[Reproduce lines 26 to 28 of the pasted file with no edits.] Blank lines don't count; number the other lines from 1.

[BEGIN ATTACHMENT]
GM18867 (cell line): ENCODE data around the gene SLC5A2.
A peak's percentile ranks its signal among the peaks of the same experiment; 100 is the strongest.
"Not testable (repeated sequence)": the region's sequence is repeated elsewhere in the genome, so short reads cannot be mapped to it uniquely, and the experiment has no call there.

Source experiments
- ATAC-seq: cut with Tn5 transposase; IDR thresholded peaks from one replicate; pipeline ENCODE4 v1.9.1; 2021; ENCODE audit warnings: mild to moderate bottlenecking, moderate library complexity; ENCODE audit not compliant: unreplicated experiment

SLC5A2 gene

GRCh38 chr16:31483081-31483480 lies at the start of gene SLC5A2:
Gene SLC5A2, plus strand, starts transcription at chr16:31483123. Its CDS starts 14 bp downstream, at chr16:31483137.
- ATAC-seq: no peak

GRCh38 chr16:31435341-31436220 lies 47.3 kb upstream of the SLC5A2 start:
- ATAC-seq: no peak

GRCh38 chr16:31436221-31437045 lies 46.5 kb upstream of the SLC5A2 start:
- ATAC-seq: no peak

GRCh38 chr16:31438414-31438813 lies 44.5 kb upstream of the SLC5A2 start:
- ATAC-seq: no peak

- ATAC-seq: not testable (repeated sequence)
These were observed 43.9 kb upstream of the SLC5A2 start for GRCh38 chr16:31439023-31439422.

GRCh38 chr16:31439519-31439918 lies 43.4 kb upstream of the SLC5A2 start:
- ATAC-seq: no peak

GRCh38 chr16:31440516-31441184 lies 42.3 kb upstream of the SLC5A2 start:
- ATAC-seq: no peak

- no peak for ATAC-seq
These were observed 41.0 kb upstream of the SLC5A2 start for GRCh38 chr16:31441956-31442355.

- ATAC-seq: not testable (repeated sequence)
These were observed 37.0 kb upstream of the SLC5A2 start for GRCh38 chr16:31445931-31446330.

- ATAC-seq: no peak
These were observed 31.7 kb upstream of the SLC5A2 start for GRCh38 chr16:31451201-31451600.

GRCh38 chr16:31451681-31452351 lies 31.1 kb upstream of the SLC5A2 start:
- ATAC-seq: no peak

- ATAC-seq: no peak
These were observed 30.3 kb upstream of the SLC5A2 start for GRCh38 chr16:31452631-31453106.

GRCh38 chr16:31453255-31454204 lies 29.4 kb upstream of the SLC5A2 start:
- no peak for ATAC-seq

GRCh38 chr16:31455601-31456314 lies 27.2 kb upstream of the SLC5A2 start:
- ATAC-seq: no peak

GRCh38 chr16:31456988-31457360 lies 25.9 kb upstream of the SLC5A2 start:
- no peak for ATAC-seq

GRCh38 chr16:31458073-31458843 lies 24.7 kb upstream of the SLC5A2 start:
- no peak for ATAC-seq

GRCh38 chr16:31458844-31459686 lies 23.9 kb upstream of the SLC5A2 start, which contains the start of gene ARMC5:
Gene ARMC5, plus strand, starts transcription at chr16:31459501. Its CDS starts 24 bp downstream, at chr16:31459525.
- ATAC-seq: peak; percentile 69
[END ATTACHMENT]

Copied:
- ATAC-seq: no peak
These were observed 31.7 kb upstream of the SLC5A2 start for GRCh38 chr16:31451201-31451600.

GRCh38 chr16:31451681-31452351 lies 31.1 kb upstream of the SLC5A2 start: